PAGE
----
The Internet of Things (IoT) is already the biggest disruptor in the healthcare sector, according to Dr Ajay Bakshi, speaking at the Internet of Healthcare conference in London today.
Why? Because it touches every part of the healthcare spectrum, from when we are born to when we die, and everything in between.
The problem, according to the CEO of Manipal Hospitals in India, is that while patients expect technology and customer service to change for the better as they get older, it hasn’t moved quickly enough.
“The way we practice medicine has not changed for 100 years, despite the fact that we are living longer than ever and the way we die has changed,” he said.
“Death rates have declined, infectious diseases have virtually disappeared, there has been an increase in heart disease and cancer, and new diseases like diabetes have become more prevalent.”
Yet the healthcare model of a sick patient going to a doctor, and if they’re really sick then being passed onto the hospital, has not changed.
So can the healthcare industry wait for someone else, potentially from the tech sector, to disrupt it or should it make the change itself? And how will IoT adoption start? Bakshi believes it will come in three phases.
The three stages of adoption
“We will begin with monitoring patients via connected sensors,” he announced. These sensors will collect relevant data in real-life scenarios. Next, there will be an intervention phase where robotic helpers will assist doctors.
“I recently visited a hospital in Norway where robot assistants carry carts with food” he added, suggesting that some of the jobs in healthcare may be automated with the evolution of IoT technology.
The third stage is that artificial intelligence and cognitive computing — which is beginning to play a big role in healthcare — will soon see a convergence to provide fully automated medical interventions for selected conditions.
“This will allow us to summarize a diagnosis without the bias or ego of a human doctor,” said Bakshi, before admitted that it remains to be seen whether patients feel comfortable with this scenario.
Internet of Things is a business problem
Drawing particular attention to the monitoring stage of IoT deployment in healthcare, Bakshi told the audience that Internet of Things healthcare solutions, like sensors, will need three enablers to become successful.
“You need tech innovation, which there is plenty of. There is a whole ecosystem of IoT companies providing healthcare technology devices. So the technology aspect is well covered. But there are key business problems that must be solved at the same time.”
From a business perspective he says that we need to ask ‘Which patients should we apply Internet of Things technology for?’ He adds that clinicians also need to question how the technology will be applied, and who will decide on this.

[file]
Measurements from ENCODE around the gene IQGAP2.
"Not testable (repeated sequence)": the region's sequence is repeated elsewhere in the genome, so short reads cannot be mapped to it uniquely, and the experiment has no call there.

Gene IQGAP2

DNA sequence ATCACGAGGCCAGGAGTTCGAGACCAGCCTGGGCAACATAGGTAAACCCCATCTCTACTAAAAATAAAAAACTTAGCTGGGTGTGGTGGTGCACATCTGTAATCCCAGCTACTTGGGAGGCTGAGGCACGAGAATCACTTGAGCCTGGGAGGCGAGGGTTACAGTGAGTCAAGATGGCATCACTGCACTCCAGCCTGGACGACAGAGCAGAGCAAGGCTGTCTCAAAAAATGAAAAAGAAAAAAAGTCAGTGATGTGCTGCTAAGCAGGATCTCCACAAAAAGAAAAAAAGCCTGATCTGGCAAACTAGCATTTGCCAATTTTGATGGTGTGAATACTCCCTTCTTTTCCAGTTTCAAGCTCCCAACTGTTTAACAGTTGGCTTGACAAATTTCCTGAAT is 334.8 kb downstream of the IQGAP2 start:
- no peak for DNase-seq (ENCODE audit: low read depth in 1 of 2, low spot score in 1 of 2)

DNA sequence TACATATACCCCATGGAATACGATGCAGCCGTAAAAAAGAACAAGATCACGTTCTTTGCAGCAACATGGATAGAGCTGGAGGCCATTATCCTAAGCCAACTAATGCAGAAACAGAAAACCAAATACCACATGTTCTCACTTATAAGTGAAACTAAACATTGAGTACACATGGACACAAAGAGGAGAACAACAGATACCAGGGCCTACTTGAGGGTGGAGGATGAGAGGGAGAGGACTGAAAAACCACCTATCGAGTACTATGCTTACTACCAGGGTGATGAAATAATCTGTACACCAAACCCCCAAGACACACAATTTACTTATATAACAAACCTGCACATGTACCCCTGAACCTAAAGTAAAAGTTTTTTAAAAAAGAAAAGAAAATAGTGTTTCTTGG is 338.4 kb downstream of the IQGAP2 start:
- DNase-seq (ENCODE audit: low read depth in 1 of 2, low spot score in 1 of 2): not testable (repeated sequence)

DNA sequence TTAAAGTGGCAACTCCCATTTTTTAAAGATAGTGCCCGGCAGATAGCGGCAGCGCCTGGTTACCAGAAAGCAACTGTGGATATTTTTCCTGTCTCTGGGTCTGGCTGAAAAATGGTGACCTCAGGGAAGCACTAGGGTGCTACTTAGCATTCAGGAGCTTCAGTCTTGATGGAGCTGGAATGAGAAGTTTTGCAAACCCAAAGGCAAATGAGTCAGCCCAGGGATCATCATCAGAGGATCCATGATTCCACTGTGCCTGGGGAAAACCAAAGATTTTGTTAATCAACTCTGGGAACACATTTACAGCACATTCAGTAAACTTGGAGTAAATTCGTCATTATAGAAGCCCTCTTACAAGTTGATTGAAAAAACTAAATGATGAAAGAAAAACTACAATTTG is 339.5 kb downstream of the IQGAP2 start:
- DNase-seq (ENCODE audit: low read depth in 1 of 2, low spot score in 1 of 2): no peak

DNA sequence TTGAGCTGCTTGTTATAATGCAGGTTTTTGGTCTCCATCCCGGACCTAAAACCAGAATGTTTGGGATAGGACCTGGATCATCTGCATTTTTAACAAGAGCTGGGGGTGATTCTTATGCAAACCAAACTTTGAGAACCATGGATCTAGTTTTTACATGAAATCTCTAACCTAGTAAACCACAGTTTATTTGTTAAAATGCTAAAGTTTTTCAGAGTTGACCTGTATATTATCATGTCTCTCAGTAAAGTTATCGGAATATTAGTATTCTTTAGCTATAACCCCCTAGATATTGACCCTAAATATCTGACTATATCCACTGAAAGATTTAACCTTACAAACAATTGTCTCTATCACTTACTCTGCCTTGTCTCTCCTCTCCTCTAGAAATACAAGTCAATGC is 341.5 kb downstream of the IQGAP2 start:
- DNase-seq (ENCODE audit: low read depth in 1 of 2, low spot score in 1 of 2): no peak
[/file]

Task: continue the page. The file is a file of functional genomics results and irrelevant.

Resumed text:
Bakshi informs us that most of this work is normally done by a large healthcare company, such as Pfizer. They tell doctors what products will be used for. But in this scenario tech companies will be deciding what happens with the products they make, and they don’t have the wherewithal of dealing with doctors yet.
“Simply telling patients they can manage their health better won’t work – they don’t believe it and don’t trust it.”
Hospitals at the heart of the IoT
For Bakshi, hospitals need to be at the heart of the IoT for healthcare ecosystem. At Manipal Hospitals in India they put tech-savvy clinicians at the heart of the change.
The hospital developed an innovative business system for remote health monitoring, whereby patients are given a smartphone upon arrival. The phone is set-up to monitor some key vitals, such as body mass index and blood oxygen levels. Any data generated should then be transferred via the cloud to a shared application, which can be seen by patient and doctor. Conveniently, this allows the doctor to monitor his patients on the move.
It’s a straightforward example of how connected devices can make life easier for patient and care worker alike. The theme from this conference is: it’s a two-way street when it comes to patient-doctor relations.
Manipal Hospitals doesn’t appear to have stopped with IoT. Inspired by Apple’s Genius Bars, Manipal is deploying a system to let patients visit desks or booths for information, as part of a drop in service. An insight into what the hospital of the future might look like.
Wrapping up his presentation, Bakshi closed with: “Health expenditure has a correlation with life-expectancy; Internet of Things technology should bring longer life spans. By the time we’re 75 we will all be kitted out with these devices…there won’t be enough young people in the world to look after us.”